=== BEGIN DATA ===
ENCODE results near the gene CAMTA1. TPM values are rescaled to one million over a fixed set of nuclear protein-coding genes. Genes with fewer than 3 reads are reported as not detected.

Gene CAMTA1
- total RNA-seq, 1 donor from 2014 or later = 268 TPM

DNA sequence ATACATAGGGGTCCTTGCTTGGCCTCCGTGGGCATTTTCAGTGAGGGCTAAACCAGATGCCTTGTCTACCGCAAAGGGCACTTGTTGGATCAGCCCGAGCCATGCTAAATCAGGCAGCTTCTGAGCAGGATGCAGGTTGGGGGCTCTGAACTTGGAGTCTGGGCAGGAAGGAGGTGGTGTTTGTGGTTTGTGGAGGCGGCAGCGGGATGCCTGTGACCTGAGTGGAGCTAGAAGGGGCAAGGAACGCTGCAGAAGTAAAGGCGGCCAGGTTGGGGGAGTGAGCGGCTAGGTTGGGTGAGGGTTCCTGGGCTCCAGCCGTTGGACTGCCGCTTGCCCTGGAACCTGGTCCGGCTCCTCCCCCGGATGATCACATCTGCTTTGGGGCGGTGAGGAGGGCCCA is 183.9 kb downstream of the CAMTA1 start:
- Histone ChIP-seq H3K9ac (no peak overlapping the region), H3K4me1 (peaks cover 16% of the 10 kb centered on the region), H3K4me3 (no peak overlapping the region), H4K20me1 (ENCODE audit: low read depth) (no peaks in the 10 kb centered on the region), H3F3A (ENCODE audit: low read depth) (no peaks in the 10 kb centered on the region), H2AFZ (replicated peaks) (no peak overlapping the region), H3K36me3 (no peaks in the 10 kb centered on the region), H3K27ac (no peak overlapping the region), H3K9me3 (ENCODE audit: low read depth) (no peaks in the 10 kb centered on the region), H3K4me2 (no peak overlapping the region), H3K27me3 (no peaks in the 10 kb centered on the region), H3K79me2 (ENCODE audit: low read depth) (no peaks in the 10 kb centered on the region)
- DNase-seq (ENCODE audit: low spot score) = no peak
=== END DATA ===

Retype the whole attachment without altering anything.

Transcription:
ENCODE results near the gene CAMTA1. TPM values are rescaled to one million over a fixed set of nuclear protein-coding genes. Genes with fewer than 3 reads are reported as not detected.

Gene CAMTA1
- total RNA-seq, 1 donor from 2014 or later = 268 TPM

DNA sequence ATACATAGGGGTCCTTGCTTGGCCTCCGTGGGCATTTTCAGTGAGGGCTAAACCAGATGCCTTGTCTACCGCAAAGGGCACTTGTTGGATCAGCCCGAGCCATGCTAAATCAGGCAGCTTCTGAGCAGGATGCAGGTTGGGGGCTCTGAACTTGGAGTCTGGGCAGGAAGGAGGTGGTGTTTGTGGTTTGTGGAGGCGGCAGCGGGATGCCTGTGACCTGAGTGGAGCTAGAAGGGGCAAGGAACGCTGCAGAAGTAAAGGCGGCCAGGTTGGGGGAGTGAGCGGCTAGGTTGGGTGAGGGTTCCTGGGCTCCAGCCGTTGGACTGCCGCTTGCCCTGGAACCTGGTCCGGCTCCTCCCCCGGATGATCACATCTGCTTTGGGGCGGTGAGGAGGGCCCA is 183.9 kb downstream of the CAMTA1 start:
- Histone ChIP-seq H3K9ac (no peak overlapping the region), H3K4me1 (peaks cover 16% of the 10 kb centered on the region), H3K4me3 (no peak overlapping the region), H4K20me1 (ENCODE audit: low read depth) (no peaks in the 10 kb centered on the region), H3F3A (ENCODE audit: low read depth) (no peaks in the 10 kb centered on the region), H2AFZ (replicated peaks) (no peak overlapping the region), H3K36me3 (no peaks in the 10 kb centered on the region), H3K27ac (no peak overlapping the region), H3K9me3 (ENCODE audit: low read depth) (no peaks in the 10 kb centered on the region), H3K4me2 (no peak overlapping the region), H3K27me3 (no peaks in the 10 kb centered on the region), H3K79me2 (ENCODE audit: low read depth) (no peaks in the 10 kb centered on the region)
- DNase-seq (ENCODE audit: low spot score) = no peak